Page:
Paul Cereghino wrote:
Why would the labor of bundling the brush as a log be better than just digging trenches and pushing the brush into the trench before topping with soil?
By what mechanisms would a buried bundle of brush store a greater pool of moisture than brush buried any other way?
Just trying to point the questions at your labor costs. That said... I bury all kinds of stuff. An added function is increased percolation and so I think burying debris goes well with swales or other water collecting structures.
Brenda Groth wrote:
Because we had a lot of soil moving around from pond digs the past several years, we have been pushing over some brush and trees and burying them under the pond soil salvage..and it sure does build up soil fast !! AND MUSHROOMS !! If you bury a lot of the right kind of brush and logs and wood materials under the soil you sure get a lot of mushrooms in no time fast !! I have mushrooms sprouting up like, well, mushrooms.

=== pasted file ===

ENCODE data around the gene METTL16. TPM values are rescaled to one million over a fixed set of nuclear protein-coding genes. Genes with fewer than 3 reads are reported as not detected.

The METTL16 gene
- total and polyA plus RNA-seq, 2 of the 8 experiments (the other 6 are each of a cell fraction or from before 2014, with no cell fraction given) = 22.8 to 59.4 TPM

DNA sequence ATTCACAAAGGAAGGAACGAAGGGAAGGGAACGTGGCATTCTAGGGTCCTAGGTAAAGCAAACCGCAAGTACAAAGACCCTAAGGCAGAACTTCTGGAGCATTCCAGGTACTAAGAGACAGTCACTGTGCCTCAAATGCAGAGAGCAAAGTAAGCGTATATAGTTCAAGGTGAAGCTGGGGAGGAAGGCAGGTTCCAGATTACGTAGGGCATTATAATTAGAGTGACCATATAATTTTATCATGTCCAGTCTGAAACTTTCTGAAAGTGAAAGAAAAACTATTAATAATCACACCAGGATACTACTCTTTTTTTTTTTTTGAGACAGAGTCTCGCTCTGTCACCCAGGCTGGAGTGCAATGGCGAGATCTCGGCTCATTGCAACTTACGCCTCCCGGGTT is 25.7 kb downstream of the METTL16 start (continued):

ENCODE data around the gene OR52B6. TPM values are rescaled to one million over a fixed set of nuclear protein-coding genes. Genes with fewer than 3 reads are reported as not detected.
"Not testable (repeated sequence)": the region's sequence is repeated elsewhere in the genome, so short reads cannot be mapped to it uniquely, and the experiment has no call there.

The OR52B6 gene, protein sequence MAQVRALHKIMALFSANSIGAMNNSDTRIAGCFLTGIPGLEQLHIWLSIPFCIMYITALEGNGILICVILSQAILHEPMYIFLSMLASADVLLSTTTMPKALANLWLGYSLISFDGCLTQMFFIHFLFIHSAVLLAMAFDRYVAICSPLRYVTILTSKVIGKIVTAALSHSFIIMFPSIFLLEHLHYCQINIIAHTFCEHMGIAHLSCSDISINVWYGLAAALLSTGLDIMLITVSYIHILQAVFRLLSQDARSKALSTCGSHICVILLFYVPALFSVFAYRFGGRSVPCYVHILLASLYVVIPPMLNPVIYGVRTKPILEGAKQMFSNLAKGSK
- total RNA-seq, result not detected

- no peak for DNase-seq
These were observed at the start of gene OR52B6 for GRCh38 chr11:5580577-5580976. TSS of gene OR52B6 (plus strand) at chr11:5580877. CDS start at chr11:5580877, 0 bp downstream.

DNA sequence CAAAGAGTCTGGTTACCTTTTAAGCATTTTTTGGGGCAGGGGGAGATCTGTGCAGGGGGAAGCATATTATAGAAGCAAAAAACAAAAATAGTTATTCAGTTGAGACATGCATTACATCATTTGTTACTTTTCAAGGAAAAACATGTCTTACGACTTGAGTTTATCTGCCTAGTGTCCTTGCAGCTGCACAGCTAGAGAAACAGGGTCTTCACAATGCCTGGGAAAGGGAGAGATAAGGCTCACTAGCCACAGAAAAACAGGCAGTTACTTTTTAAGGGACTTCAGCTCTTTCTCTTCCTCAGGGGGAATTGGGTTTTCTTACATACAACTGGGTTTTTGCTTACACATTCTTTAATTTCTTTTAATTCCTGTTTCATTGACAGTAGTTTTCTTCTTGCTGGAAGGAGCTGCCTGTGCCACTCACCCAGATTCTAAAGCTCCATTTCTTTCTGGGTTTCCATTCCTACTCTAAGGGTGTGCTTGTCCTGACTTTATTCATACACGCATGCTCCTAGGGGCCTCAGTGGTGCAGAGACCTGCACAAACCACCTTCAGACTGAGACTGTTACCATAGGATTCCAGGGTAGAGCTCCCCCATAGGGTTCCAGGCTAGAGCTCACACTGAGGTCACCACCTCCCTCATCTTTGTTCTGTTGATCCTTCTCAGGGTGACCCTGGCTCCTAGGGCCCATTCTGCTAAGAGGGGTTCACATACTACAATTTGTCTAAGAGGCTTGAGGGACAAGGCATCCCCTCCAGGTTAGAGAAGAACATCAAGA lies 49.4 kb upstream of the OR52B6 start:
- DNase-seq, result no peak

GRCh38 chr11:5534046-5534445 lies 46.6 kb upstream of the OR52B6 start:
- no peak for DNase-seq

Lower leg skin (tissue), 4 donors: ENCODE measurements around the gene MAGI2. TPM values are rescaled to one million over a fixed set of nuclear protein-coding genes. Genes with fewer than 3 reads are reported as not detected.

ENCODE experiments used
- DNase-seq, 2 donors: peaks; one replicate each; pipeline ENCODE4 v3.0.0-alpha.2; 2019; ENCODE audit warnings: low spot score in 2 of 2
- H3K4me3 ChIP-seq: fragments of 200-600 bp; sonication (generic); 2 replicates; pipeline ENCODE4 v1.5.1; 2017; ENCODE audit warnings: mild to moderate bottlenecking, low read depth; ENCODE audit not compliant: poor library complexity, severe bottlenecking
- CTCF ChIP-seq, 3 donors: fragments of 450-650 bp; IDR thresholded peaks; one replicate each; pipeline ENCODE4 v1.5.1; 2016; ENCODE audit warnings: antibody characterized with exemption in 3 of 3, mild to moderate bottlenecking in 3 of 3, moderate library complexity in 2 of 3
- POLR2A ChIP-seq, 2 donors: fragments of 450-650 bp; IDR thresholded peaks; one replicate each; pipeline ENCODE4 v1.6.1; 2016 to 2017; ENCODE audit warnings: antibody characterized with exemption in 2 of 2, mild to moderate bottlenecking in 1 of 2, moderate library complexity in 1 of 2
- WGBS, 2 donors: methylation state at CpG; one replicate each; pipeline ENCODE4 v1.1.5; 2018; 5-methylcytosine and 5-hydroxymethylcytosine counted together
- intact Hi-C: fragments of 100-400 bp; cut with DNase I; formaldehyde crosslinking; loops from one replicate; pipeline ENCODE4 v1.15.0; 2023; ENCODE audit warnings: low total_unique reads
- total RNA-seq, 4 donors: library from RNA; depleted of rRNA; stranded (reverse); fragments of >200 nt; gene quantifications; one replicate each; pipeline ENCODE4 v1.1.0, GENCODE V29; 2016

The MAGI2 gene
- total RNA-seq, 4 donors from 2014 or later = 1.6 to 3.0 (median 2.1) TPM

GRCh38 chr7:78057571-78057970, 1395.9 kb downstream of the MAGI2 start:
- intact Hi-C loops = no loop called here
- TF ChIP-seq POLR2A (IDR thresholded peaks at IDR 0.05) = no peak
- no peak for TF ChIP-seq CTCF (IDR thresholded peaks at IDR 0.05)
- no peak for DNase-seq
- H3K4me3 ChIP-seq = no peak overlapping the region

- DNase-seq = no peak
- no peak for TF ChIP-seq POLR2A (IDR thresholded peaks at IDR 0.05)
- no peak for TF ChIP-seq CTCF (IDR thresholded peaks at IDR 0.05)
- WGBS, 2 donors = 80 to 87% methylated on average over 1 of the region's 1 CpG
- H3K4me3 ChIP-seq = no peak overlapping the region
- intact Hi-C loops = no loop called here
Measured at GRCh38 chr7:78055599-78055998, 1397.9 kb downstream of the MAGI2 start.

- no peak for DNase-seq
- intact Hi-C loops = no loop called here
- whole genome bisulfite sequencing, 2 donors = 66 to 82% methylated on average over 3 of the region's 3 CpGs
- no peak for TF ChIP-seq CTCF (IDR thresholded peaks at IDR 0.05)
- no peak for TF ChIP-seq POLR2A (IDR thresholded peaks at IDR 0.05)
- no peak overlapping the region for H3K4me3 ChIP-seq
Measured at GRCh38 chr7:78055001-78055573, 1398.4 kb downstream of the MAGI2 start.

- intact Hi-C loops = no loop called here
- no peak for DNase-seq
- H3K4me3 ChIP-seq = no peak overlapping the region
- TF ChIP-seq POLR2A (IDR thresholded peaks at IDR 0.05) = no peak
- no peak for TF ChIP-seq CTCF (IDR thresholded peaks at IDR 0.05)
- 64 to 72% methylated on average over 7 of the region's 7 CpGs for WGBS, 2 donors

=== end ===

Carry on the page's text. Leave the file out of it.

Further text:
you can tell where the logs are, the mushrooms sprout right above them.
my regular hugelkulture beds didn't necessarily sprout mushrooms, but in the other areas where things are flatter with just a thin layer of soil over a lot of logs and brush and forest duff..i have had tons of mushrooms..it was just like a fairy forest around here..
That's so encouraging, Brenda. I've planted edible mushroom spawn in some hugel beds and I sure hope they grow. I think I might try some plug spawn in slightly buried logs also.
NB Permie wrote:
Could you explain what you did here? I'm interested in knowing what strain of mushroom you used, what type of spawn (grain, sawdust, rice, etc), and what you did to add the spawn to the beds. Do you make your own spawn, or buy it?